In the previous post, we took a look at getting started with VMware Pivotal Container Service PKS PCF Ops Manager Install. We looked at deploying the PCF Ops Manager appliance into vSphere and getting the BOSH Director connected to a VMware vSphere environment. This included importing the product – Pivotal Container Service which adds it into the PCF Ops Manager installation dashboard to get ready for configuration. In this next part, we will look at configuring the Pivotal Container Service PKS in PCF Ops Manager Dashboard and the steps required to get the Pivotal Container Service ready for operation to spin up our first Kubernetes K8S cluster in vSphere.
Configuring Pivotal Container Service PKS in PCF Ops Manager Dashboard
Since we have already installed the Pivotal Container Service with the Import a Product button in the PCF Ops Manager Dashboard, we simply need to configure the Pivotal Container Service configuration. The steps to do that involve the following:
- Assign AZs and Networks
- PKS API
- Plan 1 configuration
- Plan 2 configuration
- Plan 3 configuration
- Kubernetes Cloud Provider
- Usage Data configuration
Below, let’s look at the screenshots and the configuration contained on the screens that is relevant for getting a working configuration stood up for Pivotal Container Service.
Once again, after we add the Pivotal Container Service into the PCF Ops Manager dashboard, you will see the PKS tile appear with a “red” progress bar, indicating we have additional configuration to do before it is ready to go. Click the Pivotal Container Service tile.
First, we will run through the Assign AZs and Networks configuration. Here we assign the availability zones and network/service network for the PKS configuration.
Next, the PKS API configuration screen requires the generating of an RSA certificate for use with the API service. Click on the Generate RSA Certificate to begin the process.
The Generate RSA Certificate screen simply needs a domain name to be configured for generating the certificate.
Back at the PKS API Service screen, we see the certificates populated. Now we simply need to populate the API Hostname (FQDN) field with the hostname.
Under the Plans configuration, there are Plan 1, Plan 2, and Plan 3 plans that determine the resource configuration of various K8S deployments in PKS. I only populated the Plan 1 and Plan 2 configuration, and set the Plan 3 to inactive.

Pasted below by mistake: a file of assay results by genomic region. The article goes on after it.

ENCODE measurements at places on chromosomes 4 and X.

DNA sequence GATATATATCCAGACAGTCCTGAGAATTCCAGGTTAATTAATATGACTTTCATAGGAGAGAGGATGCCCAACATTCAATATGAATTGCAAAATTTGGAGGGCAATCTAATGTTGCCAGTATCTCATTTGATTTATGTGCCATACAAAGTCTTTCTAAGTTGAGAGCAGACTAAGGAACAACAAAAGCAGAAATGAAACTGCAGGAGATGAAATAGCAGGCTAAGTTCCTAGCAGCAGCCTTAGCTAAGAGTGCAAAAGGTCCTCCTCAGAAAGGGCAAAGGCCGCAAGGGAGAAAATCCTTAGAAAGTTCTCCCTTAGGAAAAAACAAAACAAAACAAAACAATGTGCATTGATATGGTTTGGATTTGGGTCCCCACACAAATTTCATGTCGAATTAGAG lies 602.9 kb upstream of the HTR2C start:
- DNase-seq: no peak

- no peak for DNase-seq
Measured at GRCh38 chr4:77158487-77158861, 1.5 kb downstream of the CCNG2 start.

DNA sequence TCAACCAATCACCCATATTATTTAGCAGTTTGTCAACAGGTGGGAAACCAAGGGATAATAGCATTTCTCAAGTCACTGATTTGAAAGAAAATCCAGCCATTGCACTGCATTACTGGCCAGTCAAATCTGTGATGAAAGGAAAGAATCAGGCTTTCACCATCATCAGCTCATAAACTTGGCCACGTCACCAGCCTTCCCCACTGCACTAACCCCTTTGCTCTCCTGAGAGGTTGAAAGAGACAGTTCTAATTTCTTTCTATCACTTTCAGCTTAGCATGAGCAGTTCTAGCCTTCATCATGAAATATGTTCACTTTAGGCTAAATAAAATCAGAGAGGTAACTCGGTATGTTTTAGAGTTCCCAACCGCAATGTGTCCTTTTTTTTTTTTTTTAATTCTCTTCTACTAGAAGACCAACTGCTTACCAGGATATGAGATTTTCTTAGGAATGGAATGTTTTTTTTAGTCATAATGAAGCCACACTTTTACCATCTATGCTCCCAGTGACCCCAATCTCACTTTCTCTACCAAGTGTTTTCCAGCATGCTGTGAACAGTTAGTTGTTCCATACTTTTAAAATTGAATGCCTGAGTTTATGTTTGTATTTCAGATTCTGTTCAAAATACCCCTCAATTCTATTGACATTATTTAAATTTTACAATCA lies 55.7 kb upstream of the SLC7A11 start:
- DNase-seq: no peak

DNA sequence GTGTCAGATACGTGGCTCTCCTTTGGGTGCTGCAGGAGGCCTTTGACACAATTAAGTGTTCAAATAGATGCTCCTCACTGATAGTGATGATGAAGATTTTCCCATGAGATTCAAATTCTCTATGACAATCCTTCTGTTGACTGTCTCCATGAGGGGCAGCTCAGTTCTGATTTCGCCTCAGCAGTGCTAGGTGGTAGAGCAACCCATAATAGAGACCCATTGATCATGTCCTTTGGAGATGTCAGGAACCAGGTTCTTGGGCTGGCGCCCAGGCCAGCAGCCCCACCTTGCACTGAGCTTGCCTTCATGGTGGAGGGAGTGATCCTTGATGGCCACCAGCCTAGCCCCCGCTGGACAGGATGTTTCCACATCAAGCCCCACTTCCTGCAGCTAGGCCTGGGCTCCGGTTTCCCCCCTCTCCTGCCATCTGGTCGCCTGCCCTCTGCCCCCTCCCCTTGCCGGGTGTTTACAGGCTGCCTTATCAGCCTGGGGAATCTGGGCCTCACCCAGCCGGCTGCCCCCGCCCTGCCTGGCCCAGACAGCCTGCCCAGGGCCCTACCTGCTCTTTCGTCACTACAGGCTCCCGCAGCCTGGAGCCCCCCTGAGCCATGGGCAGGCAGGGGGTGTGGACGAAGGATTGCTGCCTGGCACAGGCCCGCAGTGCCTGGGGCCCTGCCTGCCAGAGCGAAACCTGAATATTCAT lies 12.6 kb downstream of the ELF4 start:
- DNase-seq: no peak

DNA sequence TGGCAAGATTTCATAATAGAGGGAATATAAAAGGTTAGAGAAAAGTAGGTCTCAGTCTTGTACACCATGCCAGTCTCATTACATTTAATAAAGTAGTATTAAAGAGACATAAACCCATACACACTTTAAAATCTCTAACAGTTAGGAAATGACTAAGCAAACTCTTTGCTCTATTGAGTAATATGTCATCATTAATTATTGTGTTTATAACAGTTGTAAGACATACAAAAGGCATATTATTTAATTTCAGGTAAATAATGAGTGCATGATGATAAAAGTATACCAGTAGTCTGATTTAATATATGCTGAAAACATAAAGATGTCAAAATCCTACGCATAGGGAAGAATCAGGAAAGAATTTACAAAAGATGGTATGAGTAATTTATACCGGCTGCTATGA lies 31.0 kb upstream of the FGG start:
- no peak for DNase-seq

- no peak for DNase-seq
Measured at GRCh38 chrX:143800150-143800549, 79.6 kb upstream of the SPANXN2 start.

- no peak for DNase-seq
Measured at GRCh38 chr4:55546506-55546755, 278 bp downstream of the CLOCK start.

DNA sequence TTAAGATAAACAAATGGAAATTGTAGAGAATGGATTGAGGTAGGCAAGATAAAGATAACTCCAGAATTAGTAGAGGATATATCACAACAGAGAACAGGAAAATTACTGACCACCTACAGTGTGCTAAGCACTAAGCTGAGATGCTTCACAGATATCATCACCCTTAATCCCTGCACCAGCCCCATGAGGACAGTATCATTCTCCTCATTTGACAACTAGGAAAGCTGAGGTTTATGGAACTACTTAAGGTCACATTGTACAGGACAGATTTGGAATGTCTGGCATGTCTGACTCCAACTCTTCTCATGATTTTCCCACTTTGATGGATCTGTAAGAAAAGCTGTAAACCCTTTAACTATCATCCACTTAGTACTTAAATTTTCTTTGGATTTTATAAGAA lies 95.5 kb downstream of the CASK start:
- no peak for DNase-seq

On the Kubernetes Cloud Provider you configure the IaaS configuration to vSphere and populate the configuration accordingly. The required fields are very similar to the BOSH Director configuration. On the Stored VM folder I used the same folder that was configured in the BOSH configuration.
Lastly, the Usage Data configuration allow opting in or out of the CEIP program for collecting data.
After this step, you are ready to apply changes. Click on the Installation Dashboard and click the Review Pending Changes button.
On the Review Pending Changes screen, click the Apply Changes button to commit the changes.
Once you click the Apply Changes button, you will be taken to the verbose output of the apply process where you can monitor the overall progress.
After a while, you should see the steps all complete successfully which is noted by the Succeeded directive in the verbose output.
You will also see the Changes Applied box pop up letting you know the changes were successfully applied.
There are many advantages to running K8S on top of VMware vSphere and Pivotal Container Service makes the provisioning and maintenance of the Kubernetes clusters much easier than provisioning yourself. Configuring Pivotal Container Service PKS in PCF Ops Manager Dashboard is another step in the direction of being able to provision your Kubernetes cluster on top of VMware vSphere by way of Pivotal Container Service PKS. The overall process so far has been great from my lab experience and the workflow is intuitive and has worked well. In my case, I haven’t ran into any unexplained issues that were simply flukes. Everything has been rock solid. In the next Pivotal Container Service post, we will look at setting up and configuring a workstation with the required CLI utilities to interact with the Pivotal Container Service and start provisioning Kubernetes inside of VMware vSphere.